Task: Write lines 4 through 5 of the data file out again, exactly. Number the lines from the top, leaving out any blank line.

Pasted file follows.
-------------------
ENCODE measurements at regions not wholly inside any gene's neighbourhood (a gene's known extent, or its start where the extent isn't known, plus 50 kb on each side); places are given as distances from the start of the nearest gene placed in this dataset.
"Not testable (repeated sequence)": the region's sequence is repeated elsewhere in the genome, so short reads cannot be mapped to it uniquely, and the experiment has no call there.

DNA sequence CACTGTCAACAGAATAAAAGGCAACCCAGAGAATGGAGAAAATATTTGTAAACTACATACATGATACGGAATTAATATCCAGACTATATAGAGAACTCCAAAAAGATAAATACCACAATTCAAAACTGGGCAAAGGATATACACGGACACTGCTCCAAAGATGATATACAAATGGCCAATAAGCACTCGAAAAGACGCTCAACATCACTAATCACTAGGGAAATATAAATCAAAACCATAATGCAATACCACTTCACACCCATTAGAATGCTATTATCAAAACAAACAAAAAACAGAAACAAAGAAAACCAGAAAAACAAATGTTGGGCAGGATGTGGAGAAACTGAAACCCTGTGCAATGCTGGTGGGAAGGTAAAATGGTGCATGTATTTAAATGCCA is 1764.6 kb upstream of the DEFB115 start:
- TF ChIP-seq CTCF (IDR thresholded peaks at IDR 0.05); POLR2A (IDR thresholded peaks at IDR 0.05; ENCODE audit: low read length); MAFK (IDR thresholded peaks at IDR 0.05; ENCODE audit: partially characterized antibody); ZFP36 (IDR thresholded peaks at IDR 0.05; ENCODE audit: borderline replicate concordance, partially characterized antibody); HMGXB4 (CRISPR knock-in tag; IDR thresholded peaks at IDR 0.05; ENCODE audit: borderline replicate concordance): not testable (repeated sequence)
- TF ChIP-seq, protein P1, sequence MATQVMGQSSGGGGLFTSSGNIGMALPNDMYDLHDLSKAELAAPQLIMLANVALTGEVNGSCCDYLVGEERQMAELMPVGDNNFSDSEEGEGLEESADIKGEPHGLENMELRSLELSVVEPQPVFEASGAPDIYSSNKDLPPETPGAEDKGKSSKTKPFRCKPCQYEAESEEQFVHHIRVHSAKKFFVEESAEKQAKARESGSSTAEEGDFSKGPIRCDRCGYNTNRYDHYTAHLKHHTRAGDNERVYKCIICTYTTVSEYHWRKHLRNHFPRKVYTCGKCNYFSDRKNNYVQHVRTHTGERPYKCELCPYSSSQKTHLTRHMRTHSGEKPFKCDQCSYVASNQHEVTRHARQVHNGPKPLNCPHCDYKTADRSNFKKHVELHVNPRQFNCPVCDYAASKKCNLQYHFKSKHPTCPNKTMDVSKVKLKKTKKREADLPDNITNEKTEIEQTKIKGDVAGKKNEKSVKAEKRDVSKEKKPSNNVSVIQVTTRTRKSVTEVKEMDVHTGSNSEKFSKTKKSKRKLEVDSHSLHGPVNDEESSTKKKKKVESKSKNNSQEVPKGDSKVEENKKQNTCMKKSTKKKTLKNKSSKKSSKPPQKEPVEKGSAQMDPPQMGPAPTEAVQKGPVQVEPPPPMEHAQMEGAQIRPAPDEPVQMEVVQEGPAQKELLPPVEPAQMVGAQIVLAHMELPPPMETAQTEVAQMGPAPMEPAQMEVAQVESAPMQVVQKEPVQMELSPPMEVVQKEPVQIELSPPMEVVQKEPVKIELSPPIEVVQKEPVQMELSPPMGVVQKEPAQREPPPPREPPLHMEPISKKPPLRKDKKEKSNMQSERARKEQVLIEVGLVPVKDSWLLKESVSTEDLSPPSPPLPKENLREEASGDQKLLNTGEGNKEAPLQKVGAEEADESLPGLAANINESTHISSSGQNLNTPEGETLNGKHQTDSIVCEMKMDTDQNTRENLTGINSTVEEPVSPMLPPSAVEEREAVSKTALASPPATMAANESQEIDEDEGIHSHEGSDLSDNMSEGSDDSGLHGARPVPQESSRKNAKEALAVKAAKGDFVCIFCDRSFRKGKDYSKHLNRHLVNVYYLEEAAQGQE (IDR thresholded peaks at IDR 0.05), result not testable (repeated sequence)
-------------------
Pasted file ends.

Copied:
- TF ChIP-seq CTCF (IDR thresholded peaks at IDR 0.05); POLR2A (IDR thresholded peaks at IDR 0.05; ENCODE audit: low read length); MAFK (IDR thresholded peaks at IDR 0.05; ENCODE audit: partially characterized antibody); ZFP36 (IDR thresholded peaks at IDR 0.05; ENCODE audit: borderline replicate concordance, partially characterized antibody); HMGXB4 (CRISPR knock-in tag; IDR thresholded peaks at IDR 0.05; ENCODE audit: borderline replicate concordance): not testable (repeated sequence)
- TF ChIP-seq, protein P1, sequence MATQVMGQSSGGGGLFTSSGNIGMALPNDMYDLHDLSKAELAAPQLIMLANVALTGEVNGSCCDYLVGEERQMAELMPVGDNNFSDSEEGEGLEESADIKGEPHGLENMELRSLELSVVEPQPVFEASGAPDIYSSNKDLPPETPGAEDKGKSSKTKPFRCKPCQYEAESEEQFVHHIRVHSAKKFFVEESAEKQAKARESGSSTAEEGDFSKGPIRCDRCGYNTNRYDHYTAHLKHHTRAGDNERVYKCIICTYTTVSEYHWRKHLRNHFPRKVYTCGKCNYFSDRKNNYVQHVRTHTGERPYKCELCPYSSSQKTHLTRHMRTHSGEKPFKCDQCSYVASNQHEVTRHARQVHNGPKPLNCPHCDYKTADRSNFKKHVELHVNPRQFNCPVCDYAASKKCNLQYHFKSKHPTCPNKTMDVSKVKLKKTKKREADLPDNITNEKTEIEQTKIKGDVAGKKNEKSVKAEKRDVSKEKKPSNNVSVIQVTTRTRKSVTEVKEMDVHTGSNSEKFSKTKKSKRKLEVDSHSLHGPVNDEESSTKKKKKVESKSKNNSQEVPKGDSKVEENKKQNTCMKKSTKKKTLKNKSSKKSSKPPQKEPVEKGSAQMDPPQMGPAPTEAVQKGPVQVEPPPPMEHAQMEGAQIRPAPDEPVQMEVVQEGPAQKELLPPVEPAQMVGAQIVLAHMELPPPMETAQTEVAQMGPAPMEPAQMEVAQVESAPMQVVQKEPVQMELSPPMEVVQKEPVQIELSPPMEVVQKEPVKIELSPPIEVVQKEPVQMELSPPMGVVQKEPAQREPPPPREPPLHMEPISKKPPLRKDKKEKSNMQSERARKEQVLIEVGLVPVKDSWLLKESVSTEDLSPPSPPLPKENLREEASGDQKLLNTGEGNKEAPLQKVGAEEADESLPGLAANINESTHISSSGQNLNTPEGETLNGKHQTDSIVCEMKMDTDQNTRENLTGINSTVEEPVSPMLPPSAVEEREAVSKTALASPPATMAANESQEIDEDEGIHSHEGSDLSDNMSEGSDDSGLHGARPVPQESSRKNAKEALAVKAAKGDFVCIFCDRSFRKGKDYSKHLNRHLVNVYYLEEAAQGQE (IDR thresholded peaks at IDR 0.05), result not testable (repeated sequence)